We have postponed a fair amount of CapEx of that hotel because we've been trying to sort out the right resolution for it. While there isn't I think an effective way to invest a certain amount of capital dollars in the hotel, we've concluded that it would be better off being selling the hotel at this point than pursuing that path. So, it's going to be a pretty low number and with any luck the transaction closes in the next 60 days, and then we'll be happy to tell everybody about it.

David Loeb - Baird

And on the European debt purchase, can you talk a little bit about what your strategy is or what kind of return hurdles you are looking for? Is this loan to own or are you hoping to outperform that kind of thing?

W. Edward Walter

I guess, I'd like to say, David, there, I want to be careful about what we say because we've agreed to certain confidentiality provisions in our acquisition agreement, but what I would tell you is we would certainly expect, if we're generally looking for return, say in the plus or minus 10.5% to 11% range on an unleveraged acquisition. We adjust our return expectations when we pursue a leveraged opportunity. Where we've invested in this asset and given the underlying leverage compared to what we think the value is, we're comfortable that just as a dead investment, we will likely exceed those leverage return targets.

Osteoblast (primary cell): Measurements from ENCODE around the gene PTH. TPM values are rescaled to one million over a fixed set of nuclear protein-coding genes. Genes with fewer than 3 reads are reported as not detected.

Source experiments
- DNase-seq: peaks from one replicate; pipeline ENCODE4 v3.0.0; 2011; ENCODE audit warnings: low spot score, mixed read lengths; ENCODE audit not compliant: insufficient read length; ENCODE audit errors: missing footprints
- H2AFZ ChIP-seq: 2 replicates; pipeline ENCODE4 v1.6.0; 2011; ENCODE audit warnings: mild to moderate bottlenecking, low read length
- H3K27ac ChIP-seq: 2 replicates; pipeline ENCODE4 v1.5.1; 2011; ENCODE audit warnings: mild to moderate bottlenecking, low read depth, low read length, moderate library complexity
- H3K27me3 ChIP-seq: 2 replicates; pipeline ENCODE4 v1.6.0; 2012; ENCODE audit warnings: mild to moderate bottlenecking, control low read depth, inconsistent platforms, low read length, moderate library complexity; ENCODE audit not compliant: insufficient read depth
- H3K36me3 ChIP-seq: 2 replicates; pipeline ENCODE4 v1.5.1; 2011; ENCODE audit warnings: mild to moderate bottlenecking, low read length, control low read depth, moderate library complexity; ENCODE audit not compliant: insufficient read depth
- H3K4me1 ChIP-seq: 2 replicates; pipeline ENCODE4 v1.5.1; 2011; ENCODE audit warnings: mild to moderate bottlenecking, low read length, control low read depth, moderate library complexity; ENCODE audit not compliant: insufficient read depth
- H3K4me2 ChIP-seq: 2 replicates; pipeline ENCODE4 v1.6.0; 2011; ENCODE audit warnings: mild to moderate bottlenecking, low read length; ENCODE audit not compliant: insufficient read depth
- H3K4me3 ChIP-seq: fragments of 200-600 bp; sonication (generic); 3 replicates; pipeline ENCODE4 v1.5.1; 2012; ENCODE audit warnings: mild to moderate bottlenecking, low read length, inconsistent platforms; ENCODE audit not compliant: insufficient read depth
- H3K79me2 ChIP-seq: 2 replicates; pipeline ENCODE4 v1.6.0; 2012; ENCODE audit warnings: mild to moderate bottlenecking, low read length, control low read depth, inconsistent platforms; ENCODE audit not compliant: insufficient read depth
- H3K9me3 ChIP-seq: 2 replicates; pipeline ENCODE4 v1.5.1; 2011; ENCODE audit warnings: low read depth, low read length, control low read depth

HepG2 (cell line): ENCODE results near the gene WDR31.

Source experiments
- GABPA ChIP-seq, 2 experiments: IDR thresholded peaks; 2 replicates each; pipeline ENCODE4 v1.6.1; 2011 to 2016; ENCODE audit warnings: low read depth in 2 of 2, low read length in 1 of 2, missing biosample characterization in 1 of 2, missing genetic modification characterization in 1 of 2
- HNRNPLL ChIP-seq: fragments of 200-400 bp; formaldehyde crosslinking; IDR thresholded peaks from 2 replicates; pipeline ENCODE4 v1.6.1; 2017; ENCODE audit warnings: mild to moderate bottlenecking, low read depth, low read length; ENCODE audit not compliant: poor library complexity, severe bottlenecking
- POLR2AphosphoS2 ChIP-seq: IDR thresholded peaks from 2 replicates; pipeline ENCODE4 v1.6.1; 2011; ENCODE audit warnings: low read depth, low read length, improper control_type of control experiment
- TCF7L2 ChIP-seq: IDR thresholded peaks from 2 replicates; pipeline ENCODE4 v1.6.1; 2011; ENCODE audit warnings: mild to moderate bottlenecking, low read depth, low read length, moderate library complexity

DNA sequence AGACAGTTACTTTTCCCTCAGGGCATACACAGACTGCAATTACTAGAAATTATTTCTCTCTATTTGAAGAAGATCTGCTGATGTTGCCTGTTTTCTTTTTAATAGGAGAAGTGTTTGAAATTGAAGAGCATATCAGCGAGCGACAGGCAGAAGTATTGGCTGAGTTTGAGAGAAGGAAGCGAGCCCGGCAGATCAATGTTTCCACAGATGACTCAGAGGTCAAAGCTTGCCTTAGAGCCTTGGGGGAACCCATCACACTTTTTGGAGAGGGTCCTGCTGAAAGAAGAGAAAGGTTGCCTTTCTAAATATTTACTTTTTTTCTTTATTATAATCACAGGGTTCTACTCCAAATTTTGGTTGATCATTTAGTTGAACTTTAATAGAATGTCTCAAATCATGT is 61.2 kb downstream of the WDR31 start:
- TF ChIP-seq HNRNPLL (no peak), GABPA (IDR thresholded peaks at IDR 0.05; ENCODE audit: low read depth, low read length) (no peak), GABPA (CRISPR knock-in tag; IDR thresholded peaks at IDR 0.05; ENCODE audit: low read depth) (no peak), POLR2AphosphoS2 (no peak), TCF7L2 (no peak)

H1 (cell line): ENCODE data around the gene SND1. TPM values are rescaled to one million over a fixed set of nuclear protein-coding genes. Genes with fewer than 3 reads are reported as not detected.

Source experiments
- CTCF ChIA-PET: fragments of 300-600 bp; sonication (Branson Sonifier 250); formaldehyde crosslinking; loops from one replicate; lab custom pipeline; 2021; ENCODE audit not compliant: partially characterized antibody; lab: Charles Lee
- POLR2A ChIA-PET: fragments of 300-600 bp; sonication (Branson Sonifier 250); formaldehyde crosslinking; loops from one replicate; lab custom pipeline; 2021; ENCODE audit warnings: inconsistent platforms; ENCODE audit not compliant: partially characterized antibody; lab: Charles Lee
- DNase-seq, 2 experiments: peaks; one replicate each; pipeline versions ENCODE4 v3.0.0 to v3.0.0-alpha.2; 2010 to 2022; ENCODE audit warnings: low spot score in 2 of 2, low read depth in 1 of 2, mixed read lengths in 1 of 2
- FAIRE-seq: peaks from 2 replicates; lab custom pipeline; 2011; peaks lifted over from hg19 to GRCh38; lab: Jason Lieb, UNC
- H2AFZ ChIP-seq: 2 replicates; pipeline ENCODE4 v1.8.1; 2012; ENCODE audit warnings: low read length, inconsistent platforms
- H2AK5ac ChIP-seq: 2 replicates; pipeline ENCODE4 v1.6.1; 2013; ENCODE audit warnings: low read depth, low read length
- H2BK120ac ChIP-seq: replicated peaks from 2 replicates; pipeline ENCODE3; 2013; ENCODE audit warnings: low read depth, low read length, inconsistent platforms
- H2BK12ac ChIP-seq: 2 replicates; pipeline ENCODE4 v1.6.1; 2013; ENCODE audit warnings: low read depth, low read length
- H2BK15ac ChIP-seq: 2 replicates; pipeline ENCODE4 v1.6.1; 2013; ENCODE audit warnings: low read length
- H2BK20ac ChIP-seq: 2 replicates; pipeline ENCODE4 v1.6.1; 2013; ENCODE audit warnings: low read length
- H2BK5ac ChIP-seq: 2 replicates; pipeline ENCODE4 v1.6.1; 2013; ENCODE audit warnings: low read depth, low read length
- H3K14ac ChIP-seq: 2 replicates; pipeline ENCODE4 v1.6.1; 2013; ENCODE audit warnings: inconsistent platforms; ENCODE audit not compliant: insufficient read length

The strategy for what happens with the investment will in part be based upon how the economy improves, obviously in Europe, and as it relates to these individual assets. We would be very comfortable if this just continues to be a performing loan and that we get paid off in due course which based on the terms of loan documents would generally come due no later than about 2.5 years from where we are right now. On the other hand, we obviously are very comfortable being an investor in Europe, and if property's performance does not improve enough for us to be paid-off, we would be comfortable being an owner.